sudo /usr/libexec/repair_packages --verify --standard-pkgs --volume /In the above command, we used the repair_packages binary, which has not changed in awhile. We then feed that the –verify option and the –standard-pkgs option, finally providing the volume of the current boot volume using –volume followed by the /. Pretty straight forward. Assuming there’s something to repair, the below will actually run that repair operation:
sudo /usr/libexec/repair_packages --repair --standard-pkgs --volume /Where’s the sweet, sweet button? The rest of the screen is so darn lonely without it. And now that you know the command, feel free to throw it in your self service. That way users can do it without opening terminal or using an admin password!
krypted November 22nd, 2015
diskutil repairPermissions /You could also send some environmental variables from your patch management tool for the boot volume, but in this simple instance we’re just going to run it, with the following type of output:
Started verify/repair permissions on disk0s2 Macintosh HD Permissions differ on "Library/Application Support"; should be drwxr-xr-x ; they are drwxrwxr-x Repaired "Library/Application Support" Group differs on "Library/Printers/InstalledPrinters.plist"; should be 80; group is 0 Permissions differ on "Library/Printers/InstalledPrinters.plist"; should be -rw-rw-rw- ; they are -rw-r--r-- Repaired "Library/Printers/InstalledPrinters.plist" [ \ 0%..10%..20%..30%..40%..50%..60%..70%................ ] 74% 0:00:34 Finished verify/repair permissions on disk0s2 Macintosh HDYou could get much more complicated, writing the output to syslog or even a syslog server. You can also have metapackages that just do a bunch of tasks and call them things like “Try to fix my computer.” Provided you have a patch management tool, you could also just scope some devices and push some of these things out en masse; however, for the most part, I’m a fan of self service, so that’s the example I’m using this for.
krypted October 28th, 2013
Posted In: Mac OS X
diskutil repairPermissions /Volumes/SeldonIn the event that you are scripting and want to take into account a dynamic target you can use a positional parameter or create the script on the fly. If you will then be using a package to choose a destination folder you can send a variable to the script and you would then use $1 in the place of /Volumes/Seldon, indicating a positional parameter. For example, a script might appear as follows:
#!/bin/bash diskutil repairPermissions $1This is how Mike Bombich used to summon repair permissions in NetRestore (if memory serves then his script is practically identical to the one I list here but I’m on a flight can’t cross-reference ’cause I’m still too cheap to get a GoGo account). In watching his scripts mature, I picked up running a repairPermissions as a post-flight deployment task. Since doing so I’ve noticed a slight decrease in the amount of troublesome hosts deployed to the tune of maybe 1 out of 40 imaging projects per year. If the volume name is identical across all hosts then this can be as simple as listing the first command above. If the volume will be a boot volume then you can use the bless command, as indicated yesterday, to grab the volume name.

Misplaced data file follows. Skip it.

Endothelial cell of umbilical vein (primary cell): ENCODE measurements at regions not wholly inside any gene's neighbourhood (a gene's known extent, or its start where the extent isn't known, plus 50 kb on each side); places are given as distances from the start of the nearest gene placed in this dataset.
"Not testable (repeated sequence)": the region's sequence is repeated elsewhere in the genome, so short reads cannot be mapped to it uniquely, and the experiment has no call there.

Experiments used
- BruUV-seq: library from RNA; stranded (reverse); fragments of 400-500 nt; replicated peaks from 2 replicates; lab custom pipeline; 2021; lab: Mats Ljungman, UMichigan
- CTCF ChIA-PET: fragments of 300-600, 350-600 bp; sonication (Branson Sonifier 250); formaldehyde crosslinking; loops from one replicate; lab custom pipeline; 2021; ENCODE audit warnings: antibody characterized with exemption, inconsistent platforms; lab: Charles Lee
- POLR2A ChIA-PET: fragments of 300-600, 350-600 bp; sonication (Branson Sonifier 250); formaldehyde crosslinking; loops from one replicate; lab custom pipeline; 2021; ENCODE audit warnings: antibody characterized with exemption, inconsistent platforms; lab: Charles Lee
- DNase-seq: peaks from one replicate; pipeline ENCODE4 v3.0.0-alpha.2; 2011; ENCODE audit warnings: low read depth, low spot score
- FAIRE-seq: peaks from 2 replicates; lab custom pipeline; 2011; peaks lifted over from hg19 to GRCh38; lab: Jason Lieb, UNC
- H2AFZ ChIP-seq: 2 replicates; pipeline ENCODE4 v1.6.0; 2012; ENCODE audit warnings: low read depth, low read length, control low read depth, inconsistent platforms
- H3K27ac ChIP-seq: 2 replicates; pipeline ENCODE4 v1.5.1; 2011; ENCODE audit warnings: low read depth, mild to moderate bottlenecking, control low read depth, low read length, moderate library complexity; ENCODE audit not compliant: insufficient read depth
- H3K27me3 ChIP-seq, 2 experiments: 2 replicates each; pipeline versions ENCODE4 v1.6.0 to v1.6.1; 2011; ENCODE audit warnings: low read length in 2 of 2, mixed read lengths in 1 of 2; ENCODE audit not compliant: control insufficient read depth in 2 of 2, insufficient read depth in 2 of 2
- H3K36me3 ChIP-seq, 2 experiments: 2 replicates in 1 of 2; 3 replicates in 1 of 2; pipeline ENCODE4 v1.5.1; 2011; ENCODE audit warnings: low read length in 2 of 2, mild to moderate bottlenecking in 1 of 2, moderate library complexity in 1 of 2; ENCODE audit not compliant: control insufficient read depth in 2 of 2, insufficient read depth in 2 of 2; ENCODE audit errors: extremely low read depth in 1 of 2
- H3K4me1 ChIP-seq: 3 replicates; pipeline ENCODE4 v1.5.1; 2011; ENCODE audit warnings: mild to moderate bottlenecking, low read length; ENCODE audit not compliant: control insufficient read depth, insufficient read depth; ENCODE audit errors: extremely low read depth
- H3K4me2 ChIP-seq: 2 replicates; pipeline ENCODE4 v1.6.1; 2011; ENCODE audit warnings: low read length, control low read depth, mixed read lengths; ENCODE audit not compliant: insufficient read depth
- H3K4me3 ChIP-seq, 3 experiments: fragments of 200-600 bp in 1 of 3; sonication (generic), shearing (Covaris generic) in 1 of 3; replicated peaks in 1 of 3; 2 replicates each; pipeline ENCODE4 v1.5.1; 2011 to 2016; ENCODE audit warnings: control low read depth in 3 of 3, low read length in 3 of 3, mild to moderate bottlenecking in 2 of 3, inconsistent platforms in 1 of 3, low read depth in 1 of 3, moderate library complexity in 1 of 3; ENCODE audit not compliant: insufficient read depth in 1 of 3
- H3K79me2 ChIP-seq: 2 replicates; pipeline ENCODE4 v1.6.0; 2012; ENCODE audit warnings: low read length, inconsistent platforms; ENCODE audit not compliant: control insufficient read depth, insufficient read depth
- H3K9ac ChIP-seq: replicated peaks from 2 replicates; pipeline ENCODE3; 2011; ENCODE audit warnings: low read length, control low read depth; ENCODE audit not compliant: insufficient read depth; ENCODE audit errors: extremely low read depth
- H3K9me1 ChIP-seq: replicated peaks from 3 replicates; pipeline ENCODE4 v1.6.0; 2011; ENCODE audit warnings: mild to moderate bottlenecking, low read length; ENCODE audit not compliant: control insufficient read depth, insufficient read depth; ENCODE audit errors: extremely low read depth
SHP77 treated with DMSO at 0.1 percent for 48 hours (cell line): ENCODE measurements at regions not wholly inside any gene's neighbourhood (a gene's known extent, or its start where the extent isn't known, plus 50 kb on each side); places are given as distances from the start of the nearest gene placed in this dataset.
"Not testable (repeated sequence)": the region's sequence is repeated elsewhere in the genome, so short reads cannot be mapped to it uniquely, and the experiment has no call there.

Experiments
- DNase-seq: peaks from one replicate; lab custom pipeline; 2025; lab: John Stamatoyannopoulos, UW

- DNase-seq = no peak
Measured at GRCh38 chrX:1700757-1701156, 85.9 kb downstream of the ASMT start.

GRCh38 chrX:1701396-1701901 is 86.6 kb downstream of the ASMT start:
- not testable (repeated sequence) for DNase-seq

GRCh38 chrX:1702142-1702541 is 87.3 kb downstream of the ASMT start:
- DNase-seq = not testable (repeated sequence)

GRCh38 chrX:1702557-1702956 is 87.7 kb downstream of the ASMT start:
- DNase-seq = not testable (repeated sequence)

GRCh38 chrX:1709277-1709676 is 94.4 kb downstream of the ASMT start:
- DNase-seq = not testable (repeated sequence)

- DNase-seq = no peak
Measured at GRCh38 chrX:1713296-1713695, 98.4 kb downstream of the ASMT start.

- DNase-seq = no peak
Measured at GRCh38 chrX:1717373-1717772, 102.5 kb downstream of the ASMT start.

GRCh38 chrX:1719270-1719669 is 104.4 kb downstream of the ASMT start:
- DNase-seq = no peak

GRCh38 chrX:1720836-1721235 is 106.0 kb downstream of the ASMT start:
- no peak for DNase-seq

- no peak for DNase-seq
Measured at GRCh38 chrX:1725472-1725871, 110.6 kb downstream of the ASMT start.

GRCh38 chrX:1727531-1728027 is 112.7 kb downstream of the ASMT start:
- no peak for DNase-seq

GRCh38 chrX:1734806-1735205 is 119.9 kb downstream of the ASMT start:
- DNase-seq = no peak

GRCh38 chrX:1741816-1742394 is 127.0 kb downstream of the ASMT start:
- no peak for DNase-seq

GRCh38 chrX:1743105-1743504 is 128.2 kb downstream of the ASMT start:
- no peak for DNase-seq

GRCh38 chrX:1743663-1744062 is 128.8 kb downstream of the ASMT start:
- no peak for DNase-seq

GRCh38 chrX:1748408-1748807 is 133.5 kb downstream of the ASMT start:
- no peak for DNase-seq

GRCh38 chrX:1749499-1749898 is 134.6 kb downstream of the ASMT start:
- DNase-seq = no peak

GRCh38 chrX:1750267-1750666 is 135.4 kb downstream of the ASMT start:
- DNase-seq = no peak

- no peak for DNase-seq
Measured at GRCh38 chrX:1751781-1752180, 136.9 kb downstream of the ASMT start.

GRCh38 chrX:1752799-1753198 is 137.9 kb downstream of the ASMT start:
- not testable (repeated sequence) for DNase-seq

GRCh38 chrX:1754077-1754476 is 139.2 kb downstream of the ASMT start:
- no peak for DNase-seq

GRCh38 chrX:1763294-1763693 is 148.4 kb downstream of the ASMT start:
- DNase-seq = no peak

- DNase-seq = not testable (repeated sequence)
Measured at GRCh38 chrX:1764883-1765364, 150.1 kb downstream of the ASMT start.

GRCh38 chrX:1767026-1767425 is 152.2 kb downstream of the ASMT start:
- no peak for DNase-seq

krypted March 1st, 2010
diskutil verifyPermissions /Volumes/SeldonTo then run a Repair Disk Permissions on that same volume, you would use:
diskutil repairPermissions /Volumes/SeldonIn most cases, repairPermissions is done to the currently booted volume. To find this volume, you can use the bless command along with the –getBoot option. For example:
bless –getBootBless will then respond with the device that comprises your boot volume. To convert this into a path that can be used with diskutil, you would use the diskutil command followed by info followed by the output of the bless command. For example, if the device were /dev/disk0s2 then you would run the following:
diskutil info /dev/disk0s2You could then script a repair permission of the boot volume using the following, which would also dump the output into a log file:
declare tmp=/disk declare boot=/disk bless –getBoot > $tmp mkdir /var/log/318 diskutil info $tmp | grep “Media Name:” | cut -c 30-100 > $boot /usr/sbin/diskutil repairPermissions $boot >> /var/log/318/fixperm.log echo “Repair Permisssions completed at `date` >> /var/log/318/fixperm.logPlacing this script into a package would then allow for sending a Repair Disk Permissions command to client computers though, let’s say, ARD or even allow a user to run it themselves using the JAMF self-service client. All without having to leave ones chair or provide an administrative password to a user (having said this the script will require local administrative privileges).
krypted February 28th, 2010